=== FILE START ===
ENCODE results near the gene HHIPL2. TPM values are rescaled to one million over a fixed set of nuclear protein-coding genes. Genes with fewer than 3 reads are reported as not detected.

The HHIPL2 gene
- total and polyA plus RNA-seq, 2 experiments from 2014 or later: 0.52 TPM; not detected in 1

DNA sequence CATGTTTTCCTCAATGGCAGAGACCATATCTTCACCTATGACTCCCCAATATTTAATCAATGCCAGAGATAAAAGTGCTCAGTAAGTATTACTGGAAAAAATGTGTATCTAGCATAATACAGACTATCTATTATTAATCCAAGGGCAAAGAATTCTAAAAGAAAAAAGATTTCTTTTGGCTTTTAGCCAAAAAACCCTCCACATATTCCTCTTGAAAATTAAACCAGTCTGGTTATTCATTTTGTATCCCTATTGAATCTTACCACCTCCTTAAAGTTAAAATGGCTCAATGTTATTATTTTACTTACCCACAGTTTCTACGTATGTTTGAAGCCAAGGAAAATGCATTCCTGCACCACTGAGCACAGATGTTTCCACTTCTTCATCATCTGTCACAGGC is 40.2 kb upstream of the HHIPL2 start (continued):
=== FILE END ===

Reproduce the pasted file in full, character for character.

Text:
ENCODE results near the gene HHIPL2. TPM values are rescaled to one million over a fixed set of nuclear protein-coding genes. Genes with fewer than 3 reads are reported as not detected.

The HHIPL2 gene
- total and polyA plus RNA-seq, 2 experiments from 2014 or later: 0.52 TPM; not detected in 1

DNA sequence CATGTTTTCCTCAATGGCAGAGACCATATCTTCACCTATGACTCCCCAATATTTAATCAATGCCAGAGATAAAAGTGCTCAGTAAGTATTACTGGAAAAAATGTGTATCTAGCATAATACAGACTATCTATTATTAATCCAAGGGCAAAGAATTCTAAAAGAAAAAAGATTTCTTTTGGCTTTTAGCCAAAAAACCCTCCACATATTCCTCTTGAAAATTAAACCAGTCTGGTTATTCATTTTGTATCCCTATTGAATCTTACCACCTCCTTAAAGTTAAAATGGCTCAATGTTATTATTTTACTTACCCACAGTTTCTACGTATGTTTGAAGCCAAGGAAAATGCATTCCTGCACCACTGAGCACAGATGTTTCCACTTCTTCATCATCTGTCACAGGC is 40.2 kb upstream of the HHIPL2 start (continued):